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Número de publicaciónUS6765066 B2
Tipo de publicaciónConcesión
Número de solicitudUS 10/169,390
Número de PCTPCT/US2000/035569
Fecha de publicación20 Jul 2004
Fecha de presentación29 Dic 2000
Fecha de prioridad30 Dic 1999
TarifaPagadas
También publicado comoUS20030088029
Número de publicación10169390, 169390, PCT/2000/35569, PCT/US/0/035569, PCT/US/0/35569, PCT/US/2000/035569, PCT/US/2000/35569, PCT/US0/035569, PCT/US0/35569, PCT/US0035569, PCT/US035569, PCT/US2000/035569, PCT/US2000/35569, PCT/US2000035569, PCT/US200035569, US 6765066 B2, US 6765066B2, US-B2-6765066, US6765066 B2, US6765066B2
InventoresYoichi Ozawa
Cesionario originalBridgestone Corporation
Exportar citaBiBTeX, EndNote, RefMan
Enlaces externos: USPTO, Cesión de USPTO, Espacenet
Copolymers prepared by using both anionic polymerization techniques and coordination catalysts
US 6765066 B2
Resumen
A process for forming a copolymer comprising the steps of (i) preparing a living polymer segment by using anionic polymerization techniques, (ii) modifying the living polymer by reacting it with an alkyl metal halide to form an organometallic polymeric intermediate, and (iii) preparing a second polymer segment from the organometallic polymeric intermediate by combining the intermediate, conjugated diene monomer, and a coordination catalyst that will polymerize the conjugated diene monomer.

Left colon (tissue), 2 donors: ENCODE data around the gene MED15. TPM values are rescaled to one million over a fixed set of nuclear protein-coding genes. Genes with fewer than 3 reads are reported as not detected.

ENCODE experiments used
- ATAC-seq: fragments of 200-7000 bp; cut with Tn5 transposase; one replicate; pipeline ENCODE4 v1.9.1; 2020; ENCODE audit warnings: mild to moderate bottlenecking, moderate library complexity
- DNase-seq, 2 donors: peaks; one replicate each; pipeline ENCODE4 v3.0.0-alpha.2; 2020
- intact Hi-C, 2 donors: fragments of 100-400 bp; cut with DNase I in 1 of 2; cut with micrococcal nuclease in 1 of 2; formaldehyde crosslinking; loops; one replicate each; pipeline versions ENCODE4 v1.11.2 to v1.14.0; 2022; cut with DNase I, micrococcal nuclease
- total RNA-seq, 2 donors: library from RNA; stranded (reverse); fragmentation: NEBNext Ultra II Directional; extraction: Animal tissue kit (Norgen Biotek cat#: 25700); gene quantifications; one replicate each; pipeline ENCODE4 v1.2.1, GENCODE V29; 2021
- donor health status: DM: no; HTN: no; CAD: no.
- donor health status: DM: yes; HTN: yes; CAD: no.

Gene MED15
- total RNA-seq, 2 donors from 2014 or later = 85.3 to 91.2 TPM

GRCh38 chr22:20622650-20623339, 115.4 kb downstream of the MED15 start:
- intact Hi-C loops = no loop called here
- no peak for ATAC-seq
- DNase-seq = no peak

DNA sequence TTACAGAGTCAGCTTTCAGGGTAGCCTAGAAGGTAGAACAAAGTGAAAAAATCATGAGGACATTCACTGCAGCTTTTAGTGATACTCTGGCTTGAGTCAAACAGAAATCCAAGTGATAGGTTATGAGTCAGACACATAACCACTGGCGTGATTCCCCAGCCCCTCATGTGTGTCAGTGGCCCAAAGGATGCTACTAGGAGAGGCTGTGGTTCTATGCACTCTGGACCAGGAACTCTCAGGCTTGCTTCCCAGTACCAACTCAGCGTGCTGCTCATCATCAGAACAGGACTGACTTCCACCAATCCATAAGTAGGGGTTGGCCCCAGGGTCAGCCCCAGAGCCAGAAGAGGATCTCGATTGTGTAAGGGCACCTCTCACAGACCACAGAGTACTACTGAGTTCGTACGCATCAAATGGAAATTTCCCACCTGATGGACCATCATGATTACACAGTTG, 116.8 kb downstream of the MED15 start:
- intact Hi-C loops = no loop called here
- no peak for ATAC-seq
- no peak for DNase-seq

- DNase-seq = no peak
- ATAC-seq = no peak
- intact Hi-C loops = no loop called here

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Reclamaciones(20)
What is claimed is:
1. A process for forming a copolymer comprising the steps of:
(i) preparing a living polymer segment by using an anionic polymerization technique;
(ii) modifying the living polymer by reacting it with an alkyl metal halide to form an organometallic polymeric intermediate; and
(iii) preparing a second polymer segment from the organometallic polymeric intermediate by combining the intermediate, conjugated diene monomer, and a coordination catalyst system that will polymerize the conjugated diene monomer.
2. The process of claim 1, where the anionic polymerization techniques include the use of an alkyllithium compound to polymerize conjugated dienes or conjugated dienes in combination with vinyl aromatic monomer.
3. The process of claim 2, where the amount of alkyl metal halide reacted with the living polymer corresponds to 1 milliequivalent of halide of the alkyl metal halide per 1 milliequivalent of lithium of the living polymer, and where the milliequivalent ratio does not vary by more than 10%.
4. The process of claim 1, where the organometallic polymeric intermediate is allowed to age for at least 12 hours prior to preparing the second polymer.
5. The process of claim 4, where the organometallic polymeric intermediate is allowed to age for at least 24 hours prior to preparing the second polymer.